note: The preceding column was brought to you on behalf of Health 1st.
Striving to bring various topics and representing numerous employee
wellness organizations and committees on campus, this weekly column
seeks to provide MUSC, MUHA and UMA employees with current and helpful
information concerning all aspects of health.
Oct. 21st Wellness Wednesday will take place from 10 a.m. to 1
p.m. in the Children’s Hospital lobby and will focus on: proper
portion sizes for reducing the tendency to overeat; Healthy Lung Month;
Physical Therapy Month; Breast Cancer Awareness Month; and free chair
massages (sign up when you come, first come, first serve).
by Dana Mitchel and Rebekah Feemster
MUSC Dietetic Interns
Today, the U.S. food supply provides 500 more calories a day per person
than it did in the 1970s. The average portion sizes of food items have
increased dramatically during the last several decades. Twenty years
ago, a typical cheeseburger contained 333 calories. Now it’s
normal for American’s to run through the drive-thru of any fast food
restaurant and pick-up a cheeseburger with about 590 calories.
Then and now portion size comparisons
Pizza (2 slices) 500 kcal 850 kcal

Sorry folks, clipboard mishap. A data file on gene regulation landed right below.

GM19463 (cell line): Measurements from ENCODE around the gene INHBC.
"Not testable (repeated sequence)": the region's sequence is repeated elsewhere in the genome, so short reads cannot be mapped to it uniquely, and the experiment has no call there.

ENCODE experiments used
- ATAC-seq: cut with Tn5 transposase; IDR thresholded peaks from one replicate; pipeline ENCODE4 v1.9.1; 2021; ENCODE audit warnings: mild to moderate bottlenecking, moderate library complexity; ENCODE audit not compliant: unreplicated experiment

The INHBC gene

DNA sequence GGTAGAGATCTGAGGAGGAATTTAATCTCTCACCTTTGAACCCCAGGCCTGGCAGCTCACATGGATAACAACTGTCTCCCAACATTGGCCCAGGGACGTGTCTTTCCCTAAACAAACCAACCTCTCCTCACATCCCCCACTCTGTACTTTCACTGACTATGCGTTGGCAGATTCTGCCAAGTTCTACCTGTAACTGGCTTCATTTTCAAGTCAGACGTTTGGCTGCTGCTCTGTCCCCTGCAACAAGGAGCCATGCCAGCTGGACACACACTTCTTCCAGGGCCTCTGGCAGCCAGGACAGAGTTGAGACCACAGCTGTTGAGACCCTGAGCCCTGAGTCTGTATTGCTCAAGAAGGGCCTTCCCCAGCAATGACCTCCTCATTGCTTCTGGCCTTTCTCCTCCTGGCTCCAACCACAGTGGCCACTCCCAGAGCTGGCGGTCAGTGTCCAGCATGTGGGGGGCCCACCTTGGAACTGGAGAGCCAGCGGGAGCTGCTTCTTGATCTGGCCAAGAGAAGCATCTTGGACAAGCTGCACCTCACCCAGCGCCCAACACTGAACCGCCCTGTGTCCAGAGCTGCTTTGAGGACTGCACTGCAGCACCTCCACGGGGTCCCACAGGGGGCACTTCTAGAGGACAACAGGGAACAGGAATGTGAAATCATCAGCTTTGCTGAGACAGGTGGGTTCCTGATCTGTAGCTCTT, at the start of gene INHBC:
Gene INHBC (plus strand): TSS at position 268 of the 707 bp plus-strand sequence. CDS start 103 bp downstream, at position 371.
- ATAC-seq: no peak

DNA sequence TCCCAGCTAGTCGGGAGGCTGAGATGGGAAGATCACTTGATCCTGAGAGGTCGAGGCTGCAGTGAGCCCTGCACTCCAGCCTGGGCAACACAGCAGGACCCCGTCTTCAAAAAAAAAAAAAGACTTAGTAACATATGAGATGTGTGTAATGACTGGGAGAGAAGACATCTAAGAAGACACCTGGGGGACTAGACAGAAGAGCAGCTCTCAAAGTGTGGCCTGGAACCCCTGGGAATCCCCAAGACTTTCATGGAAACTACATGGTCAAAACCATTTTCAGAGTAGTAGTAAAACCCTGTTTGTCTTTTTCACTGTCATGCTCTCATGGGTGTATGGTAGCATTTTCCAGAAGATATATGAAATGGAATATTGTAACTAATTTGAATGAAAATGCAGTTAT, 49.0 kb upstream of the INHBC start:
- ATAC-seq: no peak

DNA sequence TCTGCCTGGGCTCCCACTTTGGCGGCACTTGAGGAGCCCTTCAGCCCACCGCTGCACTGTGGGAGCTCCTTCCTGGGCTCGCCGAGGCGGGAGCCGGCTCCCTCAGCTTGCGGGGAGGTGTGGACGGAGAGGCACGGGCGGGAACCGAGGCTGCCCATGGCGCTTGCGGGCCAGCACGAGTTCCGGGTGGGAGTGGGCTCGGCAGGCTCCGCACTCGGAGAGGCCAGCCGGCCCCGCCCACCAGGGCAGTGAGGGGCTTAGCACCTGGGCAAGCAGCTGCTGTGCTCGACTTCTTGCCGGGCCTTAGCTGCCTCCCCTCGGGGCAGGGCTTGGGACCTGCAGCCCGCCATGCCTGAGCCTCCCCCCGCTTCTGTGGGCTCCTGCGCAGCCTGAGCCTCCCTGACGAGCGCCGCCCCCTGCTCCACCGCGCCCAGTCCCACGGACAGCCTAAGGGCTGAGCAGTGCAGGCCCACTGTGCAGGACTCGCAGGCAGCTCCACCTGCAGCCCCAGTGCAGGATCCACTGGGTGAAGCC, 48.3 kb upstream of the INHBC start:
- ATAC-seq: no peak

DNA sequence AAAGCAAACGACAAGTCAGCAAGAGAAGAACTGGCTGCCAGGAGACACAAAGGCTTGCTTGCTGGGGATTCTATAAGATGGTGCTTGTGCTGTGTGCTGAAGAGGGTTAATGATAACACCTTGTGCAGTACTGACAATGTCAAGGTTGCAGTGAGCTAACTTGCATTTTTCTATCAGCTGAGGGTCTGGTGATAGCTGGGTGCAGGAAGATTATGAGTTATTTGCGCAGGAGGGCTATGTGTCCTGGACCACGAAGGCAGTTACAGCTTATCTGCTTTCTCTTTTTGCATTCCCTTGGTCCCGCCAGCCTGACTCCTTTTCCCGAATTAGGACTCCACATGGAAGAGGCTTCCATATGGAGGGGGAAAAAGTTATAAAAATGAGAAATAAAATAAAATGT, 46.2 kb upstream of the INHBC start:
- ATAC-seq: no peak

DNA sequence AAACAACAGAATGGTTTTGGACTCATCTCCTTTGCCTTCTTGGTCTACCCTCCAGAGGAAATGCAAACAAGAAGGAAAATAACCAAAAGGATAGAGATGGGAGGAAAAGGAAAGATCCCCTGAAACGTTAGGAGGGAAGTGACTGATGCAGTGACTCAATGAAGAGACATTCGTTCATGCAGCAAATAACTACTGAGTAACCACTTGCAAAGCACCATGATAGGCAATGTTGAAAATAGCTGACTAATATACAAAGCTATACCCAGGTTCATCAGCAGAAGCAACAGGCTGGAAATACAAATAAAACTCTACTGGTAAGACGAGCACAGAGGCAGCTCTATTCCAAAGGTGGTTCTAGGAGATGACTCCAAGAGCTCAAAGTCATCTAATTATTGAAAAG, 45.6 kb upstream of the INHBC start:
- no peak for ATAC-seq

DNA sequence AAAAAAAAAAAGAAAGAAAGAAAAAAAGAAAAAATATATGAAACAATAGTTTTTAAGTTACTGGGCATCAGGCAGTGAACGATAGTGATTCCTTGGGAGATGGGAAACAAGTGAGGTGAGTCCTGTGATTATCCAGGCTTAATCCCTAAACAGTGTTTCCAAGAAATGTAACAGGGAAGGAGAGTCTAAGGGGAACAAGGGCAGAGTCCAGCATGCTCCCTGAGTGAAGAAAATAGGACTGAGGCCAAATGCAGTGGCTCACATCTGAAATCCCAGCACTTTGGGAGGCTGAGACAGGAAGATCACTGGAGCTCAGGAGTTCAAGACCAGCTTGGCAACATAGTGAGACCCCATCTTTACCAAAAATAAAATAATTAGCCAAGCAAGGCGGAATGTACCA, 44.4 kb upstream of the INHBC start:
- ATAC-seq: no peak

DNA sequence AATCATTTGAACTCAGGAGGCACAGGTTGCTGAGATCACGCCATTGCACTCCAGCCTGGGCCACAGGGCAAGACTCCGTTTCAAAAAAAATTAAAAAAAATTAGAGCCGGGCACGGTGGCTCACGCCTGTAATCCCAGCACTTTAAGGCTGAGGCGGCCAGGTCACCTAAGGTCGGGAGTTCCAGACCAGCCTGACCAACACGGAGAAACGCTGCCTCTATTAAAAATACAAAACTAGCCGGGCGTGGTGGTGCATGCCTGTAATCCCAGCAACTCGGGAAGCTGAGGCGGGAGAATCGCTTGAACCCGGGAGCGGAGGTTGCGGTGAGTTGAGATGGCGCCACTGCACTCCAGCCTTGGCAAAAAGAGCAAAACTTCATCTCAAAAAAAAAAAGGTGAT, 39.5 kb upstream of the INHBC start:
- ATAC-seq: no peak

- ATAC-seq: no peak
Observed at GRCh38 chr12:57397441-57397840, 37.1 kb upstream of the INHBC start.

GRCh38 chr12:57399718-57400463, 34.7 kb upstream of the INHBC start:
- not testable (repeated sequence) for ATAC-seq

Spaghetti 500 kcal 1,025 kcal
210 kcal 500 kcal
Movie popcorn 270 kcal 630 kcal
85 kcal 250 kcal
140 kcal 350 kcal
French Fries 210 kcal 610 kcal
Why have the portions increased? It may be attributed to
packaging, increased popularity of eating out, or need to get more for
your hard earned dollar. Whatever the reason, increased portion size
parallels the increase in the average body mass index of our country.
Weight gain is directly related to how many calories a person consumes.
If a person eats more calories than their body uses during the day,
they will gain weight. If they expend more energy than the calories
they eat, they will lose weight. Simple, huh? As short-term studies
show, the danger is that people presented with larger portion sizes
will indeed eat more.
The increasing number of restaurants across the country contributes to
our exposure to large portion sizes, as people strive for speed and
convenience. However, the danger comes not only from the diner, but
from our own kitchens as well. Our eyes have been trained to “eyeball”
portions of homemade items much larger than the actual portion.
Also, prepackaged items come in portion sizes that really contain two
to three servings. When we formulate our dinner plate it is based on
the portion of the package as well as our own over-estimate of a
What can be done? Learn to recognize proper portion sizes of different
food groups. Certain amounts can be associated with common household
items—such as 3 ounces of meat is about the size of a deck of cards and
one cup is about the size of a baseball. Such comparisons will help you
control the amount of calories you consume, in turn controlling your
weight, resulting in a happier, healthier, and longer life!
For information, visit http://www.cdc.gov/nccdphp/dnpa/nutrition/pdf/portion_size_research.pdf; http://www.snackertracker.com/TrackerTips.aspx; http://lancaster.unl.edu/food/PortnDis.pdf or http://www.pubmedcentral.nih.gov/articlerender.fcgi?artid=1447051.
Friday, Oct. 16, 2009